Concerned about the environmental impacts of paving the highway that crosses the region, residents of a town on the agricultural frontier pressured the city to create an integral conservation unit covering 37% of the municipality’s territory, including the most fertile land.
Such a script is unlikely in Brazil, where agribusiness, contrary to the creation of protected areas, dominates politics and the economy in states with heavy deforestation, such as Mato Grosso and Rondônia.
But it took place in Roboré, a Bolivian city of 25,000 inhabitants in the Chiquitânia region. There are rivers that flow into the Paraguay River, the most important in the Pantanal.
The creation of the Valle de Tucavaca Municipal Reserve took place in 2010, when the highway that links Santa Cruz, Bolivia’s main economic hub, to Puerto Suarez, on the border with Brazil, was inaugurated. The road works ended the historic isolation of this part of the country and increased the migratory flow and interest in the land, including that of large Brazilian farmers, who are pushing for deforestation.
“There are times when it’s necessary to decide,” says Roboré mayor, José Eduardo Díaz, 45, in an interview in his office. “It is the only space we have as an oxygenation lung. The creation [da reserva] it was being worked on, but it never became law. In 2010, we took on this responsibility. Because Roboré stopped firmly, closed the road [em protesto]. Then you create and respect yourself.”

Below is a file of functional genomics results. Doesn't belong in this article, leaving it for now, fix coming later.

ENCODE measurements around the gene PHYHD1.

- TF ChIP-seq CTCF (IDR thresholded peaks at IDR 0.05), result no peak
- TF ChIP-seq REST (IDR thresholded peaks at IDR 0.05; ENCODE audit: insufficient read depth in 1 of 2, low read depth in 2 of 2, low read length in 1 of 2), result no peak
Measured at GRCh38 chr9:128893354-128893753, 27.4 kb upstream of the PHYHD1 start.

Díaz, currently in his second non-consecutive term, was the one who signed the reserve law. At the time, it was the first initiative of its kind in Bolivia.
The size of the protected area is surprising. With 263,000 hectares, Valle de Tucavaca is almost twice as large as the Pantanal National Park (135.6 thousand hectares), the largest Brazilian conservation unit in the Upper Paraguay basin.
The fact that it is a large municipal unit also draws attention. In Brazil, the sum of all full protection municipal conservation units amounts to just 135,000 hectares. The biggest one is the Natural Park of Naviraí (MS), with 16 thousand hectares. Data are from ICMBio (Chico Mendes Institute for Biodiversity Conservation).
Currently, Tucavaca has an administrator and four forest guards — a larger team than that of the Pantanal National Park, which only has two technicians.
Despite its dimensions, Tucavaca is only the sixth protected area in extension of the Pantanal and Chiquitana areas. The largest, Kaa-Iya del Gran Chaco National Park, covers 3.4 million hectares.
The result is that, while 46% of the Upper Paraguay basin in Bolivia is under strict protection, in Brazil this percentage drops to just 2%. The data are from the Bolivian government and ANA (National Water Agency), respectively.
“We are taking care. The mountain ranges are the sources of our water. If, suddenly, we authorize mining, in a few years, we will regret it, we will not have water for our people”, says Díaz.